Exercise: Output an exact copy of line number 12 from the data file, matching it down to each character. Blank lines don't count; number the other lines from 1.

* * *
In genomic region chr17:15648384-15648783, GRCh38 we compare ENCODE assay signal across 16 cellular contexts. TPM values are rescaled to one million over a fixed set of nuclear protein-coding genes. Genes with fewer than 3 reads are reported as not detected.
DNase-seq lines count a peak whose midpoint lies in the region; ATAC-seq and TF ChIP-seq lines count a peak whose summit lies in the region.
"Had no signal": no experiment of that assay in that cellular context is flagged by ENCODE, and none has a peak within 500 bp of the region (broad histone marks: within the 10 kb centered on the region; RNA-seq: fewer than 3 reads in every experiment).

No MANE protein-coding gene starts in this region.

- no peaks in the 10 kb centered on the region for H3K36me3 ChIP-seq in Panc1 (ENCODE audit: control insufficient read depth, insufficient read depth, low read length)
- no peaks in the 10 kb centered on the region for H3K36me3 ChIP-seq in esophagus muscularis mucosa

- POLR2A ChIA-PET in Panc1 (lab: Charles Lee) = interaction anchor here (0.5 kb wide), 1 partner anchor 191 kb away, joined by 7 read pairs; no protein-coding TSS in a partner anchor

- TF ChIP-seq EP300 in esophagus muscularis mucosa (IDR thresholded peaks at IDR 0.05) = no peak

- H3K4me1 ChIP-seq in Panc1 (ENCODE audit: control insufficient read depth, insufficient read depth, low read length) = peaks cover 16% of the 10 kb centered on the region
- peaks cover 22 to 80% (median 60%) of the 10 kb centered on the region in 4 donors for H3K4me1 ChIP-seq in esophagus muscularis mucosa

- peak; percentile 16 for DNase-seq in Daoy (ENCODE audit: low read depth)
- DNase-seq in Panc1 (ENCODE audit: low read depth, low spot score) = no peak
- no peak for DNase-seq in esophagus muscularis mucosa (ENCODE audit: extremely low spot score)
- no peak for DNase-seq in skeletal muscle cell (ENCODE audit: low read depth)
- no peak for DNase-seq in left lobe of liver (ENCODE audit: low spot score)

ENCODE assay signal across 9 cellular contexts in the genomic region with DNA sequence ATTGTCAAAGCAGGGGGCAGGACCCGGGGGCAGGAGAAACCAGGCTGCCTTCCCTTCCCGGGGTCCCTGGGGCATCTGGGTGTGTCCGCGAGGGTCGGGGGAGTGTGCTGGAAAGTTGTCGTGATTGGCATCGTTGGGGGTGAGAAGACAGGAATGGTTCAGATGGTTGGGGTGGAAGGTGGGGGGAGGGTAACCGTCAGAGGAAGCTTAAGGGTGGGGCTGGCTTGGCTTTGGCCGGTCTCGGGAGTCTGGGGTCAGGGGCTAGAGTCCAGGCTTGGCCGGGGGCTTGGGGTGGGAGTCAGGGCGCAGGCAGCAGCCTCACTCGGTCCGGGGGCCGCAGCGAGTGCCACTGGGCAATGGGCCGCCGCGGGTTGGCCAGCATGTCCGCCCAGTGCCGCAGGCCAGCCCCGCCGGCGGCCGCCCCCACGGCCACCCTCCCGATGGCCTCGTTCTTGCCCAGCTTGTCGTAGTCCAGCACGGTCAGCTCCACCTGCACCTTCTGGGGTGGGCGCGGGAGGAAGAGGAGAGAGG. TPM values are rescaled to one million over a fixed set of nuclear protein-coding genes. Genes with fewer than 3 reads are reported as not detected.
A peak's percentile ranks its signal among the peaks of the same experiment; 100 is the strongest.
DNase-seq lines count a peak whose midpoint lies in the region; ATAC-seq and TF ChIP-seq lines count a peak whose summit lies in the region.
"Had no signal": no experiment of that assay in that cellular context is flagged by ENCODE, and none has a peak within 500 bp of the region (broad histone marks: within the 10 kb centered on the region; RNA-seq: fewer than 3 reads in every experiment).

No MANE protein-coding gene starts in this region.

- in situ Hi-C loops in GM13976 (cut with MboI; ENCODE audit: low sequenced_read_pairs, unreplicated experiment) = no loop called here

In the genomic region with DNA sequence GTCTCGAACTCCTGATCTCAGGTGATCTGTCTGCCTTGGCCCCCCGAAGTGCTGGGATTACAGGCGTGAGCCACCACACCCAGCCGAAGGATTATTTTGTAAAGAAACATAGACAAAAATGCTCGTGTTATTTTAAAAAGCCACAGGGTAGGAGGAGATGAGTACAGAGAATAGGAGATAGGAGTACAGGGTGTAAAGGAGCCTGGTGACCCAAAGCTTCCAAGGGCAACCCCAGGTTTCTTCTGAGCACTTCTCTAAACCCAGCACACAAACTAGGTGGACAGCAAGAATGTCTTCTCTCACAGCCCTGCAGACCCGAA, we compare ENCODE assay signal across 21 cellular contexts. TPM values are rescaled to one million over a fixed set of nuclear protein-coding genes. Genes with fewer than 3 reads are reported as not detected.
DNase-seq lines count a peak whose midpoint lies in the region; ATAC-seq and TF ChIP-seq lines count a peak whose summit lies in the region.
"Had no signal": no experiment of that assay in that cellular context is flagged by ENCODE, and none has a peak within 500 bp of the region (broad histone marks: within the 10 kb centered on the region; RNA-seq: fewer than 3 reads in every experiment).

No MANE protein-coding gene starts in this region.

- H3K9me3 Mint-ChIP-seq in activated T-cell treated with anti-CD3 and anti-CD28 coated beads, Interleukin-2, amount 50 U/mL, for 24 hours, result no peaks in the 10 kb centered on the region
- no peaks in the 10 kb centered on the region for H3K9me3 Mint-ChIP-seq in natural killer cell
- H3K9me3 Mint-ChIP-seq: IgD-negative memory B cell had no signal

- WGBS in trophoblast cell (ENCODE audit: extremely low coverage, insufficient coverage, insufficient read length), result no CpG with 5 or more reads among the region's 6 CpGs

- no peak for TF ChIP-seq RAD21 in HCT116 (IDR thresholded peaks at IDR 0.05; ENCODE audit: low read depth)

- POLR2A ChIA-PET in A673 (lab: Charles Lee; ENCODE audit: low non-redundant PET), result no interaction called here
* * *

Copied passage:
- DNase-seq in Panc1 (ENCODE audit: low read depth, low spot score) = no peak